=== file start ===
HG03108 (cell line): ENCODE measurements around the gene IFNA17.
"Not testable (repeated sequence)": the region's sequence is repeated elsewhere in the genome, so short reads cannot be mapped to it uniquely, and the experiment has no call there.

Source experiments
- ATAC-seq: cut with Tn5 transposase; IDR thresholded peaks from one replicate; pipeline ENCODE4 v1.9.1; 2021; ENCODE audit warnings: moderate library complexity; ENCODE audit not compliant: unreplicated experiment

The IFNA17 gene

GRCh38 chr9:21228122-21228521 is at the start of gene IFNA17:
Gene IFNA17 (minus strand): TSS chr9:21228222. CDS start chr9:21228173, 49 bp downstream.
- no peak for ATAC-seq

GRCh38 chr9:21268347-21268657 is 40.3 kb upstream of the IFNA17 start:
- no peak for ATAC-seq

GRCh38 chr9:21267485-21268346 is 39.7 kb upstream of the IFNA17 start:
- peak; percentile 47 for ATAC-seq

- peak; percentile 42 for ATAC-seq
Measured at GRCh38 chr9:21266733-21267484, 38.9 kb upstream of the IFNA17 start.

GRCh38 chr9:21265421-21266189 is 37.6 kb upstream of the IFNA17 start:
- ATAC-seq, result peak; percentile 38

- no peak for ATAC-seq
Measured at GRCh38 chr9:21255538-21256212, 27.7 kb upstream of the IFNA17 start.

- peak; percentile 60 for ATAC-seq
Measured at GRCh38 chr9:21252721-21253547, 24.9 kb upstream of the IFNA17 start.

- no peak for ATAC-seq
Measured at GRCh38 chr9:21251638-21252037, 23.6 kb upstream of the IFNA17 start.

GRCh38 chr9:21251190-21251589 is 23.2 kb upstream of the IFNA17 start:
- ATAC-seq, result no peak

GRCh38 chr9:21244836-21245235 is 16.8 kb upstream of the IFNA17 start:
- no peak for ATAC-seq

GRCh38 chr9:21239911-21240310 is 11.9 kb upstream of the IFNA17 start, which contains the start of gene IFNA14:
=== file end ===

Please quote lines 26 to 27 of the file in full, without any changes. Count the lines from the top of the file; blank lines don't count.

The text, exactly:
- no peak for ATAC-seq

GRCh38 chr9:21239911-21240310 is 11.9 kb upstream of the IFNA17 start, which contains the start of gene IFNA14: